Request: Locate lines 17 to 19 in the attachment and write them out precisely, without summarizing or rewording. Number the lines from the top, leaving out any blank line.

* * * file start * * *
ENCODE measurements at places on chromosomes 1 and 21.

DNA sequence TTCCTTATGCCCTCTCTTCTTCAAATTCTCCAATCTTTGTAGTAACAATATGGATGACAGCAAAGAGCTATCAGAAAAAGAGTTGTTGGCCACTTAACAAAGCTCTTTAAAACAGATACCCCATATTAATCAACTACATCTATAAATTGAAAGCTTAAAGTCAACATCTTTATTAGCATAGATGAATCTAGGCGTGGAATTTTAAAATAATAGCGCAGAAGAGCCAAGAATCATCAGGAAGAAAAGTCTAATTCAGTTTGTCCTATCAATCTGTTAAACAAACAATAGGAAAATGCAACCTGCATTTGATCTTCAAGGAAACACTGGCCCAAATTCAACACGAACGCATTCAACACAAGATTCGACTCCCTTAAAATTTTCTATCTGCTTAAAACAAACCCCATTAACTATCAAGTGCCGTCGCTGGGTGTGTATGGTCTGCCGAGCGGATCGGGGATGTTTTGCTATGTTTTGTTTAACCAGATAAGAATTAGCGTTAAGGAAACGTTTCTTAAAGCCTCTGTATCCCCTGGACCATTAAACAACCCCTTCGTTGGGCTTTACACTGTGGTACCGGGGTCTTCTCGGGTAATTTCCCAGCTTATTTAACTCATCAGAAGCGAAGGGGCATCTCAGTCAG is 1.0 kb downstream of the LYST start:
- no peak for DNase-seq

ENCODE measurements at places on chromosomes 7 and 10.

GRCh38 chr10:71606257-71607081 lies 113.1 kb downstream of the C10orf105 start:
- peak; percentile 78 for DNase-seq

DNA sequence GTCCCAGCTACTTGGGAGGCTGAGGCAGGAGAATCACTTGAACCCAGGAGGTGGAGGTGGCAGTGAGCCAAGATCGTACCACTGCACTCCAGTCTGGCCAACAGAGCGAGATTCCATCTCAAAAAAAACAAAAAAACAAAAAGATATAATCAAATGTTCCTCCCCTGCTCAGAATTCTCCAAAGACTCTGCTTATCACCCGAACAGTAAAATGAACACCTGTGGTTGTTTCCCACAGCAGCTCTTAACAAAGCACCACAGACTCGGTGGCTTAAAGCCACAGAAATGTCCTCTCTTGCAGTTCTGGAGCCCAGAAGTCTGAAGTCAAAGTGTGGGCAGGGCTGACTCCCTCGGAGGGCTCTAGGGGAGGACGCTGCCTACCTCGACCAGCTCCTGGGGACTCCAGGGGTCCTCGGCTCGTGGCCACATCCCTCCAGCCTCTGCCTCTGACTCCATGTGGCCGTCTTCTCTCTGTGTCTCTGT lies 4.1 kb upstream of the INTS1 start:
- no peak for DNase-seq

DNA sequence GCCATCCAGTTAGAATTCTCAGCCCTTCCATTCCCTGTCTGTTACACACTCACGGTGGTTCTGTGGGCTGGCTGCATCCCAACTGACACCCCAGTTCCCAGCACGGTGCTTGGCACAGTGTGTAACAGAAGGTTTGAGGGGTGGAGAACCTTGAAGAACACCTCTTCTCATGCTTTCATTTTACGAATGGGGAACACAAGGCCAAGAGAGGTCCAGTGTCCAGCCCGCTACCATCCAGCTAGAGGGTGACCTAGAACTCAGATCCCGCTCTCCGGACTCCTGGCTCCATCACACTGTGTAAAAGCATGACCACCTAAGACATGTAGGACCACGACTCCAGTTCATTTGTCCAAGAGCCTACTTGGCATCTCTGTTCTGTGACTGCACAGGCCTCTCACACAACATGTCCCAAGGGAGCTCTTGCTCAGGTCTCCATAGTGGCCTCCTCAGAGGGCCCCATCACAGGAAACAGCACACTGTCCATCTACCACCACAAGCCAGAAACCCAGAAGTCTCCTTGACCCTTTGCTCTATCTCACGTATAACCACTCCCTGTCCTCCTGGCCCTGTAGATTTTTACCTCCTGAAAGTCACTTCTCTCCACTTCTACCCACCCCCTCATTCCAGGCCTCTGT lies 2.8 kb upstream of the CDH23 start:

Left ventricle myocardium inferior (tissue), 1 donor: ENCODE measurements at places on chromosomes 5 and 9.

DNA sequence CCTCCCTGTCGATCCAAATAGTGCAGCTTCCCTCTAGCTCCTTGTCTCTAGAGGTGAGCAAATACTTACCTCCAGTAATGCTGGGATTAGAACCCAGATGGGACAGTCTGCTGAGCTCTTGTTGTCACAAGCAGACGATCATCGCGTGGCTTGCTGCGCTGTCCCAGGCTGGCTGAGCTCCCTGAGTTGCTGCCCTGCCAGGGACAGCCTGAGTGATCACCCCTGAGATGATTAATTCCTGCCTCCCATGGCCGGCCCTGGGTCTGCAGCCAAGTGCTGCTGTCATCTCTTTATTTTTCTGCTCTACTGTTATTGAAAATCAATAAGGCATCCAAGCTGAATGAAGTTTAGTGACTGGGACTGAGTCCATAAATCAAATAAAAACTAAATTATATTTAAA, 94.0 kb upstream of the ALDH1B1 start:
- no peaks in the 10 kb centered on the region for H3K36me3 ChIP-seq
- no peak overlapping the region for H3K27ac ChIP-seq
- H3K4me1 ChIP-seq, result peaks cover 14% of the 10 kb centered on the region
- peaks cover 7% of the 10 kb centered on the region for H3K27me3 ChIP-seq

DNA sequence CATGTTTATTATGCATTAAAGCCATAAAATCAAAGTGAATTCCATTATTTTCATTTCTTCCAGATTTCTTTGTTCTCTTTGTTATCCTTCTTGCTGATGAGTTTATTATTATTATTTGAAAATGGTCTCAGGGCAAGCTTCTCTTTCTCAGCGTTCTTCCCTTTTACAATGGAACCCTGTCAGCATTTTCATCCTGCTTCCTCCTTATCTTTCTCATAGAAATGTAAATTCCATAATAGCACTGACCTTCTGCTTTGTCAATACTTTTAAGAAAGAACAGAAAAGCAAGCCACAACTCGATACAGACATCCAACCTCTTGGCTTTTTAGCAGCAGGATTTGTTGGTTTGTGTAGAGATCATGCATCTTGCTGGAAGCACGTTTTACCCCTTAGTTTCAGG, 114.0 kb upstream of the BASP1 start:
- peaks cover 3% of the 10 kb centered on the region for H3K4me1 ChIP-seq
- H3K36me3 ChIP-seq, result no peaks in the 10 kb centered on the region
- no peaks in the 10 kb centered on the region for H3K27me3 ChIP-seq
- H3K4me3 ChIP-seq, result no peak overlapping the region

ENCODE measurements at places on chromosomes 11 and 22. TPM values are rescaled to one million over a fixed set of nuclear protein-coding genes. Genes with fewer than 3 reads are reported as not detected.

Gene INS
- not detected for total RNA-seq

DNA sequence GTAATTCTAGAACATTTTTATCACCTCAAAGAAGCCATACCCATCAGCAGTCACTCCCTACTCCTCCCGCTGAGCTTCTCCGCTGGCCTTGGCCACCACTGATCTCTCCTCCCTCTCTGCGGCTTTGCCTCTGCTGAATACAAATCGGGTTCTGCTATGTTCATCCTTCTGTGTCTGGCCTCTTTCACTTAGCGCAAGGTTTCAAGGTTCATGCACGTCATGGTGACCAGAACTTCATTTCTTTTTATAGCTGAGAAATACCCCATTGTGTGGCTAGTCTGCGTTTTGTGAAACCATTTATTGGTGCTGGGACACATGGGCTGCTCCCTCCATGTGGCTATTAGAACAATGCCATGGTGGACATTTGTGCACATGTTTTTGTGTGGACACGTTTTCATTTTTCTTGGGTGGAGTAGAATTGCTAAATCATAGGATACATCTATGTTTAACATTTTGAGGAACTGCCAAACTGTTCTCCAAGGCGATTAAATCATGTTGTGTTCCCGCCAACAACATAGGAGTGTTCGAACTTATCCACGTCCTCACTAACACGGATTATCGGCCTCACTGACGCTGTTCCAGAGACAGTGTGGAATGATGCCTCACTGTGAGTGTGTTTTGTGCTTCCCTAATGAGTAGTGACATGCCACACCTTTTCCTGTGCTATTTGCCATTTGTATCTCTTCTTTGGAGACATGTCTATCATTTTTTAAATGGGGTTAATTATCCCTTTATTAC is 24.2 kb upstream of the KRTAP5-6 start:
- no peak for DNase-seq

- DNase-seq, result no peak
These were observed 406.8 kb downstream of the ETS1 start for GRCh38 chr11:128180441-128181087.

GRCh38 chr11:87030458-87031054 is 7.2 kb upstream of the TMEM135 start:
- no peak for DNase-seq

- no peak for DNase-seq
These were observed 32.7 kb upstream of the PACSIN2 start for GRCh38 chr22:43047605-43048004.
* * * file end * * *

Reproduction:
- peaks cover 3% of the 10 kb centered on the region for H3K4me1 ChIP-seq
- H3K36me3 ChIP-seq, result no peaks in the 10 kb centered on the region
- no peaks in the 10 kb centered on the region for H3K27me3 ChIP-seq